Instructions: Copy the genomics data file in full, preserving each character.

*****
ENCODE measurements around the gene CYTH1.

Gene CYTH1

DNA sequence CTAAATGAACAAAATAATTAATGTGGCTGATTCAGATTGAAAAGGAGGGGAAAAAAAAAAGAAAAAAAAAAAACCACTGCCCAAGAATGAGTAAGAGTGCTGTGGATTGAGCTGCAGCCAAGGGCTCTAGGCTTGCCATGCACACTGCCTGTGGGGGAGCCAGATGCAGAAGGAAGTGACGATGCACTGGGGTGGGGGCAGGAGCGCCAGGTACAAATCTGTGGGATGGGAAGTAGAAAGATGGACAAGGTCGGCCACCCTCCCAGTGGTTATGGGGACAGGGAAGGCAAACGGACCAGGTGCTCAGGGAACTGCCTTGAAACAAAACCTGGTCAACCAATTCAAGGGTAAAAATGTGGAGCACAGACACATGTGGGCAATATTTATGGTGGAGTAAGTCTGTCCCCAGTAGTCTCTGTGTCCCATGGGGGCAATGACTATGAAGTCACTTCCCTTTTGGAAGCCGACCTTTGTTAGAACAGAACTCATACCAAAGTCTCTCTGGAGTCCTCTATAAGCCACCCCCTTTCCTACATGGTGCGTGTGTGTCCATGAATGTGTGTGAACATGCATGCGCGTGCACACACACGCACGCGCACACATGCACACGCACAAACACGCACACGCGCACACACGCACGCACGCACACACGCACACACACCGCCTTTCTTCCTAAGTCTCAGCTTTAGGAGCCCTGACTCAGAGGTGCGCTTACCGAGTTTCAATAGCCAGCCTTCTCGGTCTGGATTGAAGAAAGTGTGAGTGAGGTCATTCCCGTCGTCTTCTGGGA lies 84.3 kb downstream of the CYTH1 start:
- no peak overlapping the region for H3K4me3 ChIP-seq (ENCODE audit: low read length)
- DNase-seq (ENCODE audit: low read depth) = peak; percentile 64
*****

ENCODE measurements around the gene CYTH1.

Gene CYTH1

DNA sequence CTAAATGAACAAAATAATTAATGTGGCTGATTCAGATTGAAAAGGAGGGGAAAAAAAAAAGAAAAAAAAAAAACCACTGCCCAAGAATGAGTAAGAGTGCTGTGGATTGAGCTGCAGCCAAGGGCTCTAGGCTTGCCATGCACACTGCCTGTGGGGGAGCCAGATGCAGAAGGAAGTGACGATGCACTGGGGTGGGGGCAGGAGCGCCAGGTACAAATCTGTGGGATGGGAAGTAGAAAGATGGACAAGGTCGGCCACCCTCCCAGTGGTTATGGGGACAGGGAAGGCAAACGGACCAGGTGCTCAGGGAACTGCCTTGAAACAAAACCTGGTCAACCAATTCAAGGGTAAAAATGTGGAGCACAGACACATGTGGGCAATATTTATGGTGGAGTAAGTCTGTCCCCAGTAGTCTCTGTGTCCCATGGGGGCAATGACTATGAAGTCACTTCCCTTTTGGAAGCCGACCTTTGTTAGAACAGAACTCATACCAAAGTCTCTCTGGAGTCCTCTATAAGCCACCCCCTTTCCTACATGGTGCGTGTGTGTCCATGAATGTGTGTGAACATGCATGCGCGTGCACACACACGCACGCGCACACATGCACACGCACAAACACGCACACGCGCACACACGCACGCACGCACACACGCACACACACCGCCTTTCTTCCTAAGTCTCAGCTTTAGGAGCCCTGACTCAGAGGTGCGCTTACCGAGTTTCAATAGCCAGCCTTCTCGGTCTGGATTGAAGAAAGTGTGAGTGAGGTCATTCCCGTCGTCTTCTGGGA lies 84.3 kb downstream of the CYTH1 start:
- no peak overlapping the region for H3K4me3 ChIP-seq (ENCODE audit: low read length)
- DNase-seq (ENCODE audit: low read depth) = peak; percentile 64